• kuraegomon
            • 3 years ago

            Amen to that LG OLED comment. The first time I saw one of those in person was like seeing the holy grail of television picture quality.

      • EndlessWaves
      • 3 years ago

      HDR is a combination of several features. Namely wider colour gamut, local dimming and higher peak brightness.

      It does make sense to introduce those features as and when they become available at each price point but as you say the marketing for it has been rather poor with meaningless branding that corresponds to each level. Is HDR Super better or worse than HDR Pro? And that’s just within one brand!

      Monitor makers do occasionally go for independent marketing efforts, they never followed TVs down the fake refresh rate route, so hopefully we’ll see more informative HDR marketing there.

      It’ll definitely help if hardware sites generally refuse to publish news articles about ‘HDR’ screens without any details on the level of support… hint hint.

        • Tumbleweed
        • 3 years ago

        HDR doesn’t have anything to do with color gamut, but with the darkest black, brightest white, and more stops in between those. Wider color spaces (like REC2020) will be coming along with HDR tech, though.

        I think the spec for brightness for ‘HDR’ as a techno spec is a minimum of 1000nits of brightness (which is far beyond what most displays are capable of). There are some on-camera displays (cinema cameras, that is) that are capable of that or better already, so the panels actually already exist in small sizes. There are also slightly larger panels for cinema teams (“field displays”). These are prices for cinema-making, and thus are NOT cheap, but they do exist.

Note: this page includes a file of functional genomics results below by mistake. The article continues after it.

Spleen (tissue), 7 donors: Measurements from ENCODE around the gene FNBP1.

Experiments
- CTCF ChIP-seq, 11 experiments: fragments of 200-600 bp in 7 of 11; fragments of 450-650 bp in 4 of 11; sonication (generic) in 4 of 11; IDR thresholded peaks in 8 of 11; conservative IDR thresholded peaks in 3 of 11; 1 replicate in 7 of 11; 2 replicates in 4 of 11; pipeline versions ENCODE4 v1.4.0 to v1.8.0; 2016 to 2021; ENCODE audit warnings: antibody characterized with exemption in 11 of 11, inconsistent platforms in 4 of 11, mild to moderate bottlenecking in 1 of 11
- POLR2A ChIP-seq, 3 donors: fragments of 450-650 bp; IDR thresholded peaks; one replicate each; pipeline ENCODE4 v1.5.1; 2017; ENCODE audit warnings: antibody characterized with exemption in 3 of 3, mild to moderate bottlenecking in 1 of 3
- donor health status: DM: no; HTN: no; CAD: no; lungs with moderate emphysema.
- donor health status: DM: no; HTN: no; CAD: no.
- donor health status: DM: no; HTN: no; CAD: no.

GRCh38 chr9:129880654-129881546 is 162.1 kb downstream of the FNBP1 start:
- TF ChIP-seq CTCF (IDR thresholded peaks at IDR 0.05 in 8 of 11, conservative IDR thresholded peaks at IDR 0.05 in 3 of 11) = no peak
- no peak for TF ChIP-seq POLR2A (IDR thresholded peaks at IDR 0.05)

• psuedonymous
      • 3 years ago

      The problem is that no TV, not even a sell-your-car broadcast monitor, can display the ‘full spec’ HDR can encode. What current TVs CAN do is accept a HDR encoded signal and output their ‘best effort’ reproduction of it. Remember, the whole point of HDR encoding is not to just provide a percentage of range (as in the current 0-255 or 16-235 ranges), but to encode the actual intended luminance values for each channel.

    • tay
    • 3 years ago

    Need 100% DCI-P3 at a minimum. Rec 2020 preferably. [url<]https://en.wikipedia.org/wiki/Rec._2020[/url<]

      • DPete27
      • 3 years ago

      From that article:
      [quote<]HDR10 uses PQ, a bit depth of 10-bits, and the Rec. 2020 color space[/quote<]

        • tay
        • 3 years ago

        Yeah, but this BenQ doesn’t.

      • meerkt
      • 3 years ago